My good buddy @tmsophie has been doing some extraordinary work on her “Great Recovery” project for the RSA and Technology Strategy Board in the UK. Focused on designing out waste and improving the recoverability of materials, the results from the first phase of the project have now been published in a short but hard-hitting report. Her research highlights some real humdingers about e-waste and how poorly mobile phones in particular are designed for recovery of their materials, which in many cases are rare minerals and precious metals.
Sophie’s report sheds a much needed spotlight on the inherent inefficiency of a product design system that uses valuable raw materials in products with a one or two year lifespan as if they were infinite. The report states: “Like many developed countries, the UK economy is highly dependent on several finite materials, and resource security is a growing concern. Nearly a third of profit warnings issued by FTSE 350 companies in 2011 were attributed to rising resource prices.”
There are many eye-opening facts about waste from consumer products, but the most startling one for me was the following:
“Every mobile phone is made from approximately 40 different elements, including copper in the wiring, indium in the touchscreen and gold in the circuit boards. It is estimated there is five times more gold in a tonne of electronic waste than there is in a tonne of mined ore from a gold mine.”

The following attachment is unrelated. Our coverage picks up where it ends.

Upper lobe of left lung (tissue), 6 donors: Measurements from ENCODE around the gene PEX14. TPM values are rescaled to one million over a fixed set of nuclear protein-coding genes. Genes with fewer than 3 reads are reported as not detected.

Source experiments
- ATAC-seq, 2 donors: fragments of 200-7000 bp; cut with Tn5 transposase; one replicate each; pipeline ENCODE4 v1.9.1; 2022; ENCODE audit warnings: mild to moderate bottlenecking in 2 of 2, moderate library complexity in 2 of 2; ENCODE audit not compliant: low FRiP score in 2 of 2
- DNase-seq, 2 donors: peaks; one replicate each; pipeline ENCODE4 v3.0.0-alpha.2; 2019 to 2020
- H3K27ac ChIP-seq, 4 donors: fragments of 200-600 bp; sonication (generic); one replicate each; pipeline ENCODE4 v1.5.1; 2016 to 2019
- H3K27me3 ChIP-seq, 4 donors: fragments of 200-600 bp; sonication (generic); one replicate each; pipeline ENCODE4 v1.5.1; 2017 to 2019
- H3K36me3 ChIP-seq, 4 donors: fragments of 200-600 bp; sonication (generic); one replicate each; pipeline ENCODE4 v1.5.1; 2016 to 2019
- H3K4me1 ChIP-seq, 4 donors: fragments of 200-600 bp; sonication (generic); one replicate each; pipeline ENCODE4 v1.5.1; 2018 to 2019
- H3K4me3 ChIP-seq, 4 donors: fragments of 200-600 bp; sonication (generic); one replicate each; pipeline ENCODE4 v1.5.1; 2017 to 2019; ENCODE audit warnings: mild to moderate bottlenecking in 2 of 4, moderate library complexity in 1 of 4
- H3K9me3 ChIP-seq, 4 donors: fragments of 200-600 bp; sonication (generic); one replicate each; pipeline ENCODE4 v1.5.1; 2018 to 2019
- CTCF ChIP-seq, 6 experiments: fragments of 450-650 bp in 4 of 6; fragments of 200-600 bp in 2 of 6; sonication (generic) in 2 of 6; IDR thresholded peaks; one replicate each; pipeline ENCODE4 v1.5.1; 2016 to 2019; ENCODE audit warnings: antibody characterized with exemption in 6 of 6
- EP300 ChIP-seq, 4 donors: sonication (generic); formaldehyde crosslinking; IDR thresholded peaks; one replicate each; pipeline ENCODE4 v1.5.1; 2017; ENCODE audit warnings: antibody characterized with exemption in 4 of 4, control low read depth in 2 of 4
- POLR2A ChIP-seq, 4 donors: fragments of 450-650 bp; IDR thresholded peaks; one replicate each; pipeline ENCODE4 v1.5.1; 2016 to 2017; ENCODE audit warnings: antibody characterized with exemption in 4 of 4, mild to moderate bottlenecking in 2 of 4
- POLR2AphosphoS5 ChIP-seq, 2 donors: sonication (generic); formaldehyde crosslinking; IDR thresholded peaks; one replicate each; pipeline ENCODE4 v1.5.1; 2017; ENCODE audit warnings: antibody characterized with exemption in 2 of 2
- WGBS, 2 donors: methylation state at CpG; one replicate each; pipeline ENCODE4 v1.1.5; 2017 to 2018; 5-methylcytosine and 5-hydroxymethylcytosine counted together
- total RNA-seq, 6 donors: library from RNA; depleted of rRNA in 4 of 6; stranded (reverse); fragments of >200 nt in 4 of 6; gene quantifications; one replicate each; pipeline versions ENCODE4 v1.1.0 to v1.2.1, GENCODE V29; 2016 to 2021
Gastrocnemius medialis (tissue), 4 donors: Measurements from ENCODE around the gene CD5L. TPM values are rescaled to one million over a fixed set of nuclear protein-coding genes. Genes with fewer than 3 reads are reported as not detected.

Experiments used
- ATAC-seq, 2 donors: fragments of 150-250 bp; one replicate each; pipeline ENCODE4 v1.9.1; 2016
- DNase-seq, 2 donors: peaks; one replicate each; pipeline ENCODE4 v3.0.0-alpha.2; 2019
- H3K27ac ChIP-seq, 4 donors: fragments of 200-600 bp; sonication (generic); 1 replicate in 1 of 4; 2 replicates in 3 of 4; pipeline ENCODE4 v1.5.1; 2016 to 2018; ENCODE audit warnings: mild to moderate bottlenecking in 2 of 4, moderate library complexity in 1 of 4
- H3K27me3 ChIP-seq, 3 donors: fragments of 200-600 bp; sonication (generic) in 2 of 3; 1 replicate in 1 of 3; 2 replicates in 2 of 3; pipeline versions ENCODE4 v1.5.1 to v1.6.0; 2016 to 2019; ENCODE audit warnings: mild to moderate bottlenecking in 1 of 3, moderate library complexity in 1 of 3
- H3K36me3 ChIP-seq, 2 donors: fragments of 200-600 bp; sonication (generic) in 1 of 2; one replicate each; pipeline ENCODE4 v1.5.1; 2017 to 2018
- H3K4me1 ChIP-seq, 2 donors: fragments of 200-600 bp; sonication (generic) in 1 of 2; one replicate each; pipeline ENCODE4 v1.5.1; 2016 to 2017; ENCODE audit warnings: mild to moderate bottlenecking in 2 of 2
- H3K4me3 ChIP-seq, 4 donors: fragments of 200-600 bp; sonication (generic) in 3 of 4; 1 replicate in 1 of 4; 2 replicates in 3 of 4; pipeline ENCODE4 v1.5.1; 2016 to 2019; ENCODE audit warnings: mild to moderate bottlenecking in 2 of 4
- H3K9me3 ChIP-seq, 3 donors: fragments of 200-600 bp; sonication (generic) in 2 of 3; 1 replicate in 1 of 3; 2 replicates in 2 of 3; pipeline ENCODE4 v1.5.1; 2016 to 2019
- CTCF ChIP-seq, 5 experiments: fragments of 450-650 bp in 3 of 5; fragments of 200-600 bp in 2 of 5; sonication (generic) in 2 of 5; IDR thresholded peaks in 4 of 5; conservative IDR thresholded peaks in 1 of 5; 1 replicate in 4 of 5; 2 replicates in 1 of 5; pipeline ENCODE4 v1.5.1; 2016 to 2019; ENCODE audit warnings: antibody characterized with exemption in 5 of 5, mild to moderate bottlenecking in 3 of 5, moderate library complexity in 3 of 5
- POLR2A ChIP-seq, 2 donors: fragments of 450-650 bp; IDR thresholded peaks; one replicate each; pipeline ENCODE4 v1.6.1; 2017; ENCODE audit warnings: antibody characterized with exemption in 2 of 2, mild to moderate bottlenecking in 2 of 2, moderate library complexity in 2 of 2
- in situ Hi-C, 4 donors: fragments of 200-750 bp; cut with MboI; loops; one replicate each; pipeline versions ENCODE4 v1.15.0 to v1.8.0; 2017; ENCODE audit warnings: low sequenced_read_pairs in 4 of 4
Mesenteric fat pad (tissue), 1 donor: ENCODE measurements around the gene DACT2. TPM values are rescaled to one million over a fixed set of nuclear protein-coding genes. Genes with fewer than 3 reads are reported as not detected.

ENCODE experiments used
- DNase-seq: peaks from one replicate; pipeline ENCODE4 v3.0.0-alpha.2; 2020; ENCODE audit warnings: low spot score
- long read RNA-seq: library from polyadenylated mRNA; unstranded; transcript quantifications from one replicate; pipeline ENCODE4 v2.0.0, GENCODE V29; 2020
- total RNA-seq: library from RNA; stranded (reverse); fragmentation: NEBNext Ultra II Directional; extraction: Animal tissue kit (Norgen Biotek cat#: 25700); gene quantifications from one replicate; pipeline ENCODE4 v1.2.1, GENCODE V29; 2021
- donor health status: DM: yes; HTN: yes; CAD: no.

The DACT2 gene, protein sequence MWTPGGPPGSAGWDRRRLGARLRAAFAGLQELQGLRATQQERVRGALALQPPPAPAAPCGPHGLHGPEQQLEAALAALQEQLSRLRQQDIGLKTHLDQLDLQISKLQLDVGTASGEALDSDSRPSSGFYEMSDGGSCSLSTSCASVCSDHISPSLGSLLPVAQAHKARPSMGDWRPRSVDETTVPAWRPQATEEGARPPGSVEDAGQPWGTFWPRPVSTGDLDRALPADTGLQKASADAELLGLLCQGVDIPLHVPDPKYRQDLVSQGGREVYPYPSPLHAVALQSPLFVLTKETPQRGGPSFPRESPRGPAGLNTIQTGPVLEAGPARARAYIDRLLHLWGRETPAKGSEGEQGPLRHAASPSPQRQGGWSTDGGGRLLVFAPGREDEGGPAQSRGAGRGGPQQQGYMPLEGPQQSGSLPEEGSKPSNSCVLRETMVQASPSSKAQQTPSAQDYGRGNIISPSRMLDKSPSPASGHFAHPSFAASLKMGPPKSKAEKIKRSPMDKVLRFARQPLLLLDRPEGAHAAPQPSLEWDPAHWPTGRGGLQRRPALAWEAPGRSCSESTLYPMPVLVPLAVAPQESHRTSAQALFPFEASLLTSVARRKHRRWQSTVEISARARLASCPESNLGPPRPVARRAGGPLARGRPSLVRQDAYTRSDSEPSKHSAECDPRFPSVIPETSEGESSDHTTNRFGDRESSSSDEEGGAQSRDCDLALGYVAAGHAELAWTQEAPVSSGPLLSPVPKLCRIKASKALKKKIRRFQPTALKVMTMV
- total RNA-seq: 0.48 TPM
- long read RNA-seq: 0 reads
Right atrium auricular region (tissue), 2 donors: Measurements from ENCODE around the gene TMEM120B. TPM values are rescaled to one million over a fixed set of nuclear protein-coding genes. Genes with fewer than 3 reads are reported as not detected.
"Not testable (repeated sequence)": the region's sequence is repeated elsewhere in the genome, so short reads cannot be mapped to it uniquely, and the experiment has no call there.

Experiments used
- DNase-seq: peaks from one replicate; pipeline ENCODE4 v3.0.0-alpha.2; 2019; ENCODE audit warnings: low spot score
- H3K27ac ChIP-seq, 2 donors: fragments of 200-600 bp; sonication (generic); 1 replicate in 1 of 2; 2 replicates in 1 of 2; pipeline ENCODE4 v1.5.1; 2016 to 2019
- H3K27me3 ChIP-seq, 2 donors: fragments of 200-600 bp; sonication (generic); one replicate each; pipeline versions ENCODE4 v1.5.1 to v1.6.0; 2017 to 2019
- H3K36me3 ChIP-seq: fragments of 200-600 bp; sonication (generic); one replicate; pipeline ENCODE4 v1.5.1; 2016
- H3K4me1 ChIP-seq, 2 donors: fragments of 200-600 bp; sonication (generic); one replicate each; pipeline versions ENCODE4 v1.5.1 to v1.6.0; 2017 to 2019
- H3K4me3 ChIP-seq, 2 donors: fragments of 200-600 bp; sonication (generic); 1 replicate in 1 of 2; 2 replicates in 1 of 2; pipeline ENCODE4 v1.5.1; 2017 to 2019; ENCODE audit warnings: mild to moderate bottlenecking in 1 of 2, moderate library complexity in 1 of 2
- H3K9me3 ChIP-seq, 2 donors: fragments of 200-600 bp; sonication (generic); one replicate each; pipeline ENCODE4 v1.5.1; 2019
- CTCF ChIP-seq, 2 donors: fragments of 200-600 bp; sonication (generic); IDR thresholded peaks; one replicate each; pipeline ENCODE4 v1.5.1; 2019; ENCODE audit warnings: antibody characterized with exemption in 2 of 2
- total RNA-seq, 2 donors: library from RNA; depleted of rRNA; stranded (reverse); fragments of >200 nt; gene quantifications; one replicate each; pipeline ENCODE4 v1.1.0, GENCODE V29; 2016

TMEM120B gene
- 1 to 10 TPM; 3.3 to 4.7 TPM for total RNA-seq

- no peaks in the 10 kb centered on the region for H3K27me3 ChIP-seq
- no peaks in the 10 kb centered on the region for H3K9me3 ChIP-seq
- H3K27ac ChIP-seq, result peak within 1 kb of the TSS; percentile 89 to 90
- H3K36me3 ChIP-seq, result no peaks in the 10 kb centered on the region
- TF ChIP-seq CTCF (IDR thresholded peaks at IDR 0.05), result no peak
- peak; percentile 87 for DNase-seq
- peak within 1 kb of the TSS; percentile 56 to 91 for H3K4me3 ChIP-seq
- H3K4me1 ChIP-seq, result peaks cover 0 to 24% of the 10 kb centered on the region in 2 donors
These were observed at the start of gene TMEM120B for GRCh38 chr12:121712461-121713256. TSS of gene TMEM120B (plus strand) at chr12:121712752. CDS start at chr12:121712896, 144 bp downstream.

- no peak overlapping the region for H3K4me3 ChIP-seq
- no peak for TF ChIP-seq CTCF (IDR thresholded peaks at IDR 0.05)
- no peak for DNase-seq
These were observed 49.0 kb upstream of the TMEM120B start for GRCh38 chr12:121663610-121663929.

And this video proves that quote to be true – it shows materials scientist and jeweller Maria Hanson from the Materials and Engineering Research Institute at Sheffield Hallam University creatively demonstrating just how many irretrievable precious metals have gone in to every iPhone.
It got me thinking about my back bedroom drawers with ever growing piles of e-waste and how I could be a part of changing this system… hmmm.
So, while I try to find an answer to my e-waste crisis, why not take a look at Sophie’s work on http://www.greatrecovery.org.uk or check out the youtube channel. Sophie will also be talking about the Great Recovery project at next weekend’s 100% Design exhibition at Earls Court in London (check it out at http://www.100percentdesign.co.uk/) and I would strongly recommend a visit if you are in town on the 18-20th September.